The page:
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Monday, April 30, 2012

Life Returns to The Northern Plains

Trees begin to bud leaves as pictured above. Cottonwood trees wake up from a prolonged autumn and show boaters and fishers they survived last year's flood.

The Missouri River holds a special place in the hearts of the native peoples and the people who've come to make their homes in the river valley.

In the middle distance above is Fox Island, a developed suburb of Bismarck. It was under water during last year's flood. In the middle to far distance is Sibley Island. Why are these places special?

What we call Fox Island today was where the Corps of Discovery encamped on their return to St. Louis in the late summer of 1806. They took with them the Mandan Indian Chief Shehek Shote (White Wolf), aka Sheheke (White Coyote), who told them of the history of where he was born across the river at On A Slant village.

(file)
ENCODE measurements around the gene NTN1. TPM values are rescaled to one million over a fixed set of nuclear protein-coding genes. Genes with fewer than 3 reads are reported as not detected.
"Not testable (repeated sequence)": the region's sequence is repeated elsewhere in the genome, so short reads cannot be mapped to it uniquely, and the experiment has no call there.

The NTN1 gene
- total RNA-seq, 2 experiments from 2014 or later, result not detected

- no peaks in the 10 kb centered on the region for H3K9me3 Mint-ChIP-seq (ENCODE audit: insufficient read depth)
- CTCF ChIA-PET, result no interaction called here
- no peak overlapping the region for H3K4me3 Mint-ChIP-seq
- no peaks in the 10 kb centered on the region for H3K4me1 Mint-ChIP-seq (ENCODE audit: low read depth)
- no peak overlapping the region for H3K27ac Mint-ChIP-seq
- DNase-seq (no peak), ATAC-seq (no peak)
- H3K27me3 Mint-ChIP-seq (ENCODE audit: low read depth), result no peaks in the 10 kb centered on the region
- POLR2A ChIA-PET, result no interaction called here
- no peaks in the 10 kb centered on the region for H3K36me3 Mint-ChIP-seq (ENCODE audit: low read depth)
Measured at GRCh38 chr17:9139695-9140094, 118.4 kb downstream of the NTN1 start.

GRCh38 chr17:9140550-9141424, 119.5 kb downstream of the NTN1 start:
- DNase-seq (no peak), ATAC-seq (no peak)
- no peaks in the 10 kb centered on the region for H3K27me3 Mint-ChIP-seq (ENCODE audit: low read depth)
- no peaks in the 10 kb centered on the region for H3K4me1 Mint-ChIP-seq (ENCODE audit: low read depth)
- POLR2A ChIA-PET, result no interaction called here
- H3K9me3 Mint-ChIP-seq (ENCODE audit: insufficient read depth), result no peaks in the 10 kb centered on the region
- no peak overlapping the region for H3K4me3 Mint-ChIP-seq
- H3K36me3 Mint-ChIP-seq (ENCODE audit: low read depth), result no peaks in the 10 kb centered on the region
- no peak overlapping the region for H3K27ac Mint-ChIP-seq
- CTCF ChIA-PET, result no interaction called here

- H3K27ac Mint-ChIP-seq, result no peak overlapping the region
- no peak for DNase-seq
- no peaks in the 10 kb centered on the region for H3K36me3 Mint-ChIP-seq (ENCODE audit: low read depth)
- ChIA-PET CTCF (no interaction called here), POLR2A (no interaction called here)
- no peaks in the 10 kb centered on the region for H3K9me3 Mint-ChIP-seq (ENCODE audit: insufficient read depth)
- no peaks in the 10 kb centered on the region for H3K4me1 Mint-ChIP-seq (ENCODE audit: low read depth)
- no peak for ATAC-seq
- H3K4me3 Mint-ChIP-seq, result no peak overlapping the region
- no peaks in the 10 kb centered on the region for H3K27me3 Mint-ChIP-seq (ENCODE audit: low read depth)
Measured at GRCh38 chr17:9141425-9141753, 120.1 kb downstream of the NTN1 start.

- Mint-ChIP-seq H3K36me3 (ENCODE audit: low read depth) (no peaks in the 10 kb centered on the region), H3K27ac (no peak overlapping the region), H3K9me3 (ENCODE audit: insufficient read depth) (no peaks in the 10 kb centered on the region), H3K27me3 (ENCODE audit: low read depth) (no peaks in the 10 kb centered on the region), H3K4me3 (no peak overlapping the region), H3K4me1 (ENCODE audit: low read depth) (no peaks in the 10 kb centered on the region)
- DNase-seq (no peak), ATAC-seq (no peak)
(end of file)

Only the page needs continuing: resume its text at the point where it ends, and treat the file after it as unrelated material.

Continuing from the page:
What we call Sibley Island, of course was where a steamboat, the Assiniboin, became caught on a sandbar and burned, in the 1830s. Later, in 1863, General Sibley's command engaged what he estimated as a force of about 2500 people (about able-bodied warriors) in a punitive campaign against the Sioux, only he didn't realize until later that he fought people who had nothing to do with the Dakota Conflict in Minnesota the previous year.

1 comment:

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